November is Lung Cancer Awareness Month
Lung cancer is the leading cause of cancer deaths among men and women in the United States, and 80 to 90 percent are attributed to cigarette smoking (CDC). The other 10 to 20 percent are due to other causes. Anyone can develop lung cancer, even those who have never smoked. Are you at risk?
Cigarette smoking is the number one cause of lung cancer. For former smokers, lung cancer risk is greatly reduced but not eliminated. People exposed to second-hand smoke, or who smoke pipes and cigars, are also at greater risk than nonsmokers.
Exposure to radon gas is the second-leading cause of lung cancer. It is a colorless, odorless radioactive gas that enters homes and buildings through the ground.
Exposure to asbestos, arsenic, uranium, cadmium, chromium, nickel and even some petroleum products can increase your risk.
Pollution from nearby manufacturing, fuel-burning electric utilities, and busy highways are just some of the sources of pollution that can increase risk.
Family history of lung cancer could mean you are at a greater risk of developing lung cancer yourself.
Check-in with Your Lung Health
The discovery of lung cancer in its earliest stages is often accidental, a result of tests performed for other health reasons before a patient experiences symptoms of lung cancer. If you are experiencing more than one of the following symptoms, take action. Occurring together, these can be symptoms of lung cancer in later stages.
This cough has persisted for more than 8 weeks, won’t go away, or even worsens.
Excess lung congestion has lasted for more than a month. If the mucus is rust-colored or blood is present, see a doctor immediately.
Shortness of Breath
Struggling to catch your breath while at rest or after completing exercise is not a normal sign of aging, but a sign that something is wrong in the respiratory system.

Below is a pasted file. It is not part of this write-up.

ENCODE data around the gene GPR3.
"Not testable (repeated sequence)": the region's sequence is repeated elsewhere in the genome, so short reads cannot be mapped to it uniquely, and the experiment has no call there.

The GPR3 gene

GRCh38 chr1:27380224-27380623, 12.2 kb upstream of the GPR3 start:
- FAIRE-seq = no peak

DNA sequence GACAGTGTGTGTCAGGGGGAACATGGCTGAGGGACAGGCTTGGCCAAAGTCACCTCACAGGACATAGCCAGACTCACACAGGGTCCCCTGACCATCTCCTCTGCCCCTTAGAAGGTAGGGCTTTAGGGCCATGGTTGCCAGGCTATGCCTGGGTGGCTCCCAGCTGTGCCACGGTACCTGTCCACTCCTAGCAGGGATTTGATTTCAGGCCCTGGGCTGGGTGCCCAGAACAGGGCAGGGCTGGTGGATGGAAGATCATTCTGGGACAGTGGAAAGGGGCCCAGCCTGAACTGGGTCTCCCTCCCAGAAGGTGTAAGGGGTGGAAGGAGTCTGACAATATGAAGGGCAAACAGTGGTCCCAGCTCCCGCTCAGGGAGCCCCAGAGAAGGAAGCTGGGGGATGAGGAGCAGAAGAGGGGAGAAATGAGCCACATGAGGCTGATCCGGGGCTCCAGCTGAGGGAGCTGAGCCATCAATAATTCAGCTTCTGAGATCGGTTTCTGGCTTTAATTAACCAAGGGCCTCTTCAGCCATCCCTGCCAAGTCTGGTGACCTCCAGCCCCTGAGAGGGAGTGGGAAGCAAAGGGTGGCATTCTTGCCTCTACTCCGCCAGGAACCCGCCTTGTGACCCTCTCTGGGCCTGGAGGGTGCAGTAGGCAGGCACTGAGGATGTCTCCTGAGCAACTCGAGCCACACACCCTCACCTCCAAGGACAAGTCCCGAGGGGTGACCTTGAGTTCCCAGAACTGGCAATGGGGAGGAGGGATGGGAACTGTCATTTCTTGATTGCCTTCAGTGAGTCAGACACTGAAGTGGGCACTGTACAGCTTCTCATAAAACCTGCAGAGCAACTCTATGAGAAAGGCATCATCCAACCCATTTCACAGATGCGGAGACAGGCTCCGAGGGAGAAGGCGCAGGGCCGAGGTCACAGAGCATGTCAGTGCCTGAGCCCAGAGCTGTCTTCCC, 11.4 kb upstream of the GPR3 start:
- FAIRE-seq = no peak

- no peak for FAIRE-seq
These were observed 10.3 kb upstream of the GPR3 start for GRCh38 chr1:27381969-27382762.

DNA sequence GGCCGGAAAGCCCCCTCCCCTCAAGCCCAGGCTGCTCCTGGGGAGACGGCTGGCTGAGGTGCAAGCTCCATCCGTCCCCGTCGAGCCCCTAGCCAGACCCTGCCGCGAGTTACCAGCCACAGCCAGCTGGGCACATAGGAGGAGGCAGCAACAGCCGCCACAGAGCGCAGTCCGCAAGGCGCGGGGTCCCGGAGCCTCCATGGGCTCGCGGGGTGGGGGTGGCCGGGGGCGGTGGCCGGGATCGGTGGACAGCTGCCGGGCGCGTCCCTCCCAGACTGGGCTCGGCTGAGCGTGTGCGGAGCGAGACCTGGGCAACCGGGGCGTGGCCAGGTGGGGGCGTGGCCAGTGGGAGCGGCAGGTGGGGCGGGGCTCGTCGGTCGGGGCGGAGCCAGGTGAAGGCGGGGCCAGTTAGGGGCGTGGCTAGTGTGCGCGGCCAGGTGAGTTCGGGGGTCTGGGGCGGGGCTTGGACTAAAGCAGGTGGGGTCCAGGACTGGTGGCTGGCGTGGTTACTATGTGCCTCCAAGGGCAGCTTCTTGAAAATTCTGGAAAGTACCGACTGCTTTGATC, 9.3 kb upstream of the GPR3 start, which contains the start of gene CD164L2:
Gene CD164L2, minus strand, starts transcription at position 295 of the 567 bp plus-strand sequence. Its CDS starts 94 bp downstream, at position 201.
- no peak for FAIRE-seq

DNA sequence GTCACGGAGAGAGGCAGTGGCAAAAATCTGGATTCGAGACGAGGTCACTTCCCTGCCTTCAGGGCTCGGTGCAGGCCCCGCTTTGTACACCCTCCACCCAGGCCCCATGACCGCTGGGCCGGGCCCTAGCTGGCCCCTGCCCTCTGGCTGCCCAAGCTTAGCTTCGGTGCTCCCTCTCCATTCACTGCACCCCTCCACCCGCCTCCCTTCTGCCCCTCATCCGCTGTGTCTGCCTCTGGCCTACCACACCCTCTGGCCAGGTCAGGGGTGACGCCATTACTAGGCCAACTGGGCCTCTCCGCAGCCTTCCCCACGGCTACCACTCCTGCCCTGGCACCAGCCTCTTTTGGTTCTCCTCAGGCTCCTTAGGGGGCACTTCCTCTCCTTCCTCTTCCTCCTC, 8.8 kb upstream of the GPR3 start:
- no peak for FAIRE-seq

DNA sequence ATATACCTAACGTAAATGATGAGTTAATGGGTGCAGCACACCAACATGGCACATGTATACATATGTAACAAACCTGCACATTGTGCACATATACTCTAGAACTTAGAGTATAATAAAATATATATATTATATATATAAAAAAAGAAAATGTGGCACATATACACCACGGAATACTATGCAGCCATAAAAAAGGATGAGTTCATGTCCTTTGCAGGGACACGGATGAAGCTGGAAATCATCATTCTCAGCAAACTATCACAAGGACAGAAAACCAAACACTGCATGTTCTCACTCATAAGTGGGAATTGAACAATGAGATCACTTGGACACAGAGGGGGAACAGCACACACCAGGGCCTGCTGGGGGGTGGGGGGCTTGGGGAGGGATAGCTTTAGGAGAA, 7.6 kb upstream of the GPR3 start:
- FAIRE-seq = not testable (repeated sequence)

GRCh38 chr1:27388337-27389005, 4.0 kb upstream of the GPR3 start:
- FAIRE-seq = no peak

Changes in your voice, sounding hoarse, raspy, or high-pitched could be a symptom of cancer affecting the nerve of the vocal cords.
Chronic chest pain
Chest pain has lasted a month or longer and worsens when laughing, coughing or taking a deep breath could indicate blockages in the lungs, enlarged lymph nodes, or excess fluid.
Low-CT Lung Cancer Screening
Because fewer than one in seven lung cancer cases are detected in the disease’s earliest stage when it is most treatable, insurance plans now cover Low-CT Lung Cancer Screening for patients who qualify. If you are over the age of 50 and have no symptoms, but you are at risk for lung cancer due to a history of smoking or other factors, we can help you determine if a Low-CT Lung Cancer Screening is right for you.
To schedule, call 307.857.3463.
Are You Ready to Quit Smoking?
Quitting smoking has immediate and long-term health benefits. Today is always a good day to quit, but you’ll be more successful with a plan in place to manage everyday stress and nicotine cravings, in addition to a support system of friends and loved ones (even your medical provider) who know you’re trying to quit. Visit SmokeFree.gov for more information.